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Ifajuyigbe: Fajuyi in history & as history – Part 1

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It was my late father who first stimulated my interest in the character and fate of Lt. Col. Francis Adekunle Fajuyi, shortly after the man died in the heat of the July 1966 upheaval which ultimately led the nation into genocidal anarchy for thirty long months. I was fascinated by the character of the man who decided that his guest was not going to die alone if the scoundrels of ethnic vengeance were going to take his life while he was visiting his domain. In this very act, he showed the strength of his heart and his character. Hercules observed that ‘a true hero isn’t measured by the size of his strength, but by the strength of his heart’.

Indeed, my abiding concern for the values he held made me raise the issue in my first published play, Death, Not a Redeemer, (1994) while exploring the notion of heroism in African drama! What kind of man was this, I asked myself? Did his wife and children share the heroic ideal of their benefactor? I put this question in a round-about-way to late Barrister Dayo Fajuyi one of Col. Fajuyi’s sons in my days as a young academic at the then Ondo State University Ado Ekiti. His answer gave me the impression that they grew up with the pain of a great loss! What about those who took over the leadership of the country? Did they also share in that vision? Did they look after Fajuyi’s family after his death?  

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Of such stuff are legends, folk and heroic tales made – a soldier-friend volunteering, sacrificing, giving up his life in order to respect the ideals of honour and valour in friendship. Something now other-worldly, surreal if you like, approved by the celestial forces of the cosmos. Which cosmos? Ours? The banal, our insane and banal almost epicurean embrace of the pleasures of life which promotes the cultural, ethical worldview of ‘if you no get money, make you hide your face?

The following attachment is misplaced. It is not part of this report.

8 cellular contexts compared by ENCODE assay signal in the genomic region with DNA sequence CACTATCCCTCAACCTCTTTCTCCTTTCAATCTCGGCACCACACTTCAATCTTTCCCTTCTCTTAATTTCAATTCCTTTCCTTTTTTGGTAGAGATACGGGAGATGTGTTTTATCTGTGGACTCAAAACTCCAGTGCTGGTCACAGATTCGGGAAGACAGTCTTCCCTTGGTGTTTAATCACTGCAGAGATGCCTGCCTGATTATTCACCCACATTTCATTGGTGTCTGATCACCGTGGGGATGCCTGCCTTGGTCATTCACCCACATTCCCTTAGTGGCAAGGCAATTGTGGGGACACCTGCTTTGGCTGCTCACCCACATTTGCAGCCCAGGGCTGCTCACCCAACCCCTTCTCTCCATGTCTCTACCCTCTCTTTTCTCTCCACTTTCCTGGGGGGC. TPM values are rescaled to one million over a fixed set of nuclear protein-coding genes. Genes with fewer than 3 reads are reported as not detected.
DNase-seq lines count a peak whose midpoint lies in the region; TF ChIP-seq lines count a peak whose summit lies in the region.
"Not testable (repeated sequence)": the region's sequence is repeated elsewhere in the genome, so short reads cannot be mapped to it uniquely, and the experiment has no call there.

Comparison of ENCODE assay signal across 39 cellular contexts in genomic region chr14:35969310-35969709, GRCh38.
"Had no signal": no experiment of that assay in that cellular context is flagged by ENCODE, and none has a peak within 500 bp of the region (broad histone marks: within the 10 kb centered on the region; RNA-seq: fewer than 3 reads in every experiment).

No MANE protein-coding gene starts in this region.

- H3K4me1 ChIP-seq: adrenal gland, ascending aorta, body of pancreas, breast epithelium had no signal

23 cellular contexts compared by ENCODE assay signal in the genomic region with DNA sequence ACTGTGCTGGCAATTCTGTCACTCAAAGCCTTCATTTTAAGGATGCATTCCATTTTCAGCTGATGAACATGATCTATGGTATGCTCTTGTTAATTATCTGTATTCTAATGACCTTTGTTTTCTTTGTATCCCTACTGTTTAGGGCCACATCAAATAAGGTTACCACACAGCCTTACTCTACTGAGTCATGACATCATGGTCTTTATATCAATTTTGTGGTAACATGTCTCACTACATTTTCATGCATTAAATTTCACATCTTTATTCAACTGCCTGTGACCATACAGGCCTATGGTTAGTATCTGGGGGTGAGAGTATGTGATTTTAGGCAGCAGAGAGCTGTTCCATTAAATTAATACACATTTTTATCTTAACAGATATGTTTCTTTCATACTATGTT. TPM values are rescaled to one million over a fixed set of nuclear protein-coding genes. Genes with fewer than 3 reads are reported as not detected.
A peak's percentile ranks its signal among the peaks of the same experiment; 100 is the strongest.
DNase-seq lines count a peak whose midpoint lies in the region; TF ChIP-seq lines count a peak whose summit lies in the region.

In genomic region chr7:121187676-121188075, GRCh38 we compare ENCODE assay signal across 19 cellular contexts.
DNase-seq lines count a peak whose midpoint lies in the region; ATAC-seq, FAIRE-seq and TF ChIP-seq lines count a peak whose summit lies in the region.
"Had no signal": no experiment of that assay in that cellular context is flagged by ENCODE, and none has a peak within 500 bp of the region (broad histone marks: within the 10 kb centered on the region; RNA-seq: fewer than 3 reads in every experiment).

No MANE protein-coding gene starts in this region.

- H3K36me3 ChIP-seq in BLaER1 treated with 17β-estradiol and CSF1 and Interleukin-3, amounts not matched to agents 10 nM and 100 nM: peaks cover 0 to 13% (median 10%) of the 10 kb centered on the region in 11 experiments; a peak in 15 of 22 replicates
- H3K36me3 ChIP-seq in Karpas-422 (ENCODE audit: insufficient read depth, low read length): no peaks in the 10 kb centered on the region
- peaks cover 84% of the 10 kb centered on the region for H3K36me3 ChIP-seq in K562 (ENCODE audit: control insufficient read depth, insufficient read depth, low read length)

Betrayal is somewhat part of human nature, an archetypal motif in all recorded history. But it is the bestial part. Not the sublime; not the elevated part. Men and women of elevated minds never succumb to the false allure of treachery. Such persons see loyalty as a form of virtue itself. It is its own reward, even though there might be some discomfort while affirming the sanctity of true friendship. Jesus Christ the Perfect Master alluded to this when he asserted: “Greater love hath no man than this, that a man lay down his life for his friends”. The Fajuyi sacrificial-death narrative is especially poignant and momentous in the tumultuous and uncertain times we have found ourselves in nearly sixty years after gaining nationhood. It was the late Chuba Okadigbo who once said that in Nigerian politics, if you are stabbed in the back, just keep running away with the knife inside you until you get to a safe place!